01 Feb Italy’s TIM seeks co-investors to share cost of FTTH | Light Reading
Telecom Italia (TIM) unveiled details of a “co-investment” plan for the FiberCop last-mile network grid, as it awaits the conclusion of an investigation launched by Italy’s competition authority in December.
TIM is inviting all interested operators to participate in the construction of a secondary access network, to accelerate the rollout of fiber-to-the-home (FTTH) services across Italy.
The plan has been unveiled ahead of FiberCop’s expected launch by March 2021.
The aim is to cover around 75% of properties in 1,610 municipalities. These are located within so-called grey (where there is only one ultrabroadband/UBB network), and black (where there are at least two UBB networks) areas of the country by 2025.
The offer has been published on the telco’s dedicated wholesale site.
Open for business
TIM hailed the project as the biggest initiative based on the “open” co-investment model in Europe, and said it was open to all operators interested in “creating the secondary fiber optic access network.”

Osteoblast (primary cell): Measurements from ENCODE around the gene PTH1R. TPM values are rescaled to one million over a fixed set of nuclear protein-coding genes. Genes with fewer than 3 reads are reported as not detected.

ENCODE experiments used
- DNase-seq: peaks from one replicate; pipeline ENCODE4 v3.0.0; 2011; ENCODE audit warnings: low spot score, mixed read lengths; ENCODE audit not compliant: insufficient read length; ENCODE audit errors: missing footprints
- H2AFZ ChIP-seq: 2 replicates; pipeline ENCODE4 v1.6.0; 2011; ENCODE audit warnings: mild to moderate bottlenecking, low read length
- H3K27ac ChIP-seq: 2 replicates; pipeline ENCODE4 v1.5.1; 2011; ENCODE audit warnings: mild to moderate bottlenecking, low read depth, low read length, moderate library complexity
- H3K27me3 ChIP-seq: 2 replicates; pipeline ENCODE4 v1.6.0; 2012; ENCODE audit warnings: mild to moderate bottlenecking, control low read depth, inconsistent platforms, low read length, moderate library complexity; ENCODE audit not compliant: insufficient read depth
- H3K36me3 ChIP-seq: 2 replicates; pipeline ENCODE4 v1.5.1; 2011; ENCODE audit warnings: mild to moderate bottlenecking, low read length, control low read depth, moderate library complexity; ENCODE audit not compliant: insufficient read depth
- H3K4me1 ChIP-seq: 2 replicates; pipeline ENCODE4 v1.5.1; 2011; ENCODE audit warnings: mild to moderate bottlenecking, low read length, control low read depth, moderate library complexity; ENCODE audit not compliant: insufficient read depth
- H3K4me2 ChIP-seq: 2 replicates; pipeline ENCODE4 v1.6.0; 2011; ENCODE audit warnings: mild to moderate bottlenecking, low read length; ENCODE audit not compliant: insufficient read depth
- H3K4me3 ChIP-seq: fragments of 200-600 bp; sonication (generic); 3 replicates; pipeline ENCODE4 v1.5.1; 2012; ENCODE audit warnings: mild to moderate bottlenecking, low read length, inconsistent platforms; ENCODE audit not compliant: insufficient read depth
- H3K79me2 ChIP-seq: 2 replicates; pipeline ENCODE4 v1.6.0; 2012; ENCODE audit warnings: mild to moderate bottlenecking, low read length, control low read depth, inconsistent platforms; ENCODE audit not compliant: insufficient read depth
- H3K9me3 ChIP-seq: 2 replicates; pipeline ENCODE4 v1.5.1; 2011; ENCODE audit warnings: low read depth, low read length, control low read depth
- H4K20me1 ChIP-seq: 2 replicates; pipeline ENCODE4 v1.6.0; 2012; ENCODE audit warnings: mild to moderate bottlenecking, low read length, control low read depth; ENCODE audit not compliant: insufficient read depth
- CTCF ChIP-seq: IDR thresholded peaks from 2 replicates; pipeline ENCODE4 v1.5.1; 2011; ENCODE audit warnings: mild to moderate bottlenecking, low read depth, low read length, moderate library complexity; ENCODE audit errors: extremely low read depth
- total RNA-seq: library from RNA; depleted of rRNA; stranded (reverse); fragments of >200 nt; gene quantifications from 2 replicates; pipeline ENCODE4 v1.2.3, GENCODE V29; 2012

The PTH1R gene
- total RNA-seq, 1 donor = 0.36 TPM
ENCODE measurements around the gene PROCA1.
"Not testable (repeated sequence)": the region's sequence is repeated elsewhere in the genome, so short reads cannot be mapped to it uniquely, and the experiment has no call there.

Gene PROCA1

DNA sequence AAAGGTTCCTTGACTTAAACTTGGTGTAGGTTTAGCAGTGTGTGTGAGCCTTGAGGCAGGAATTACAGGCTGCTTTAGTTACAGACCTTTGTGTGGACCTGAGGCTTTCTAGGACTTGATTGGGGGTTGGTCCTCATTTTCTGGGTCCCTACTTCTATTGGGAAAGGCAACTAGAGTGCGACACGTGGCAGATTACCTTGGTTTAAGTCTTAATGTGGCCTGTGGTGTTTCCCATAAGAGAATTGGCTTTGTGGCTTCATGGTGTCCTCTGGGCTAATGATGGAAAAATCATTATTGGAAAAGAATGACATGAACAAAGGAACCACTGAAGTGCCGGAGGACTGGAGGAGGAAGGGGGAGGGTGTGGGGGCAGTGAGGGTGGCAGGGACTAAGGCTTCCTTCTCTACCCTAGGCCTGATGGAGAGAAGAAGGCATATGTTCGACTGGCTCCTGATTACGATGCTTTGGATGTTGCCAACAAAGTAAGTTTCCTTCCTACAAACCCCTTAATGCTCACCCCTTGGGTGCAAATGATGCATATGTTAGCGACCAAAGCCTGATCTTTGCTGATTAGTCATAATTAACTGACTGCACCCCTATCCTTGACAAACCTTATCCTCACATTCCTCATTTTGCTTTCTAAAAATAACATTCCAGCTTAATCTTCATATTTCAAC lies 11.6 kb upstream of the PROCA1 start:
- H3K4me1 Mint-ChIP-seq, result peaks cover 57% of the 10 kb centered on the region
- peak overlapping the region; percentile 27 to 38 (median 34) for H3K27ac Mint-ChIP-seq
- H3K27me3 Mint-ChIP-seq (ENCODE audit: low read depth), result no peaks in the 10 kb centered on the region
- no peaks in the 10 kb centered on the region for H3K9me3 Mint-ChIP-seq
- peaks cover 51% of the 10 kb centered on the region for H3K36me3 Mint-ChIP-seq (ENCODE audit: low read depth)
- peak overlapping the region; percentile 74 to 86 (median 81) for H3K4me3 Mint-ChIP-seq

The operator said it has informed regulator AGCOM of the co-investment offer so that it can be evaluated in accordance with the new European Electronic Communications Code.
TIM also noted that operators may sign up to the project after 2021, but would have to compensate for the increased risk and financial commitment of earlier participants. Tiscali has already signed a co-investment arrangement with TIM for FiberCop.
The move comes only a couple of months after the Autorit Garante della Concorrenza e del Mercato (AGCM) said it would investigate agreements around creating the FiberCop network, and supply agreements with Fastweb and Tiscali.
Building a head of steam
TIM certainly appears to be gearing up for the launch of FiberCop, which currently holds TIM’s fixed network assets alongside those of Flash Fiber, a joint venture between Telecom Italia and Swisscom-owned Fastweb.
Although TIM currently owns 100% of FiberCop, private equity firm KKR is to acquire a 37.5% stake, while Fastweb is to retain a 4.5% holding.
As part of the Italian government’s plan to create a single national broadband operator open to all operators, these assets are to be combined with the fast-fiber infrastructure of Italy’s wholesale broadband operator Open Fiber. The resulting big telco is to be called AccessCo.
The whole endeavor has taken on a level of complexity that would rival any Italian opera plot.
Certainly, few would envy AGCM’s task of unraveling it all. The European Commission, at least, seems to have quickly ushered it through EU regulatory processes, deeming that the project does not fall foul of European Merger Regulation.
Anne Morris, contributing editor, special to Light Reading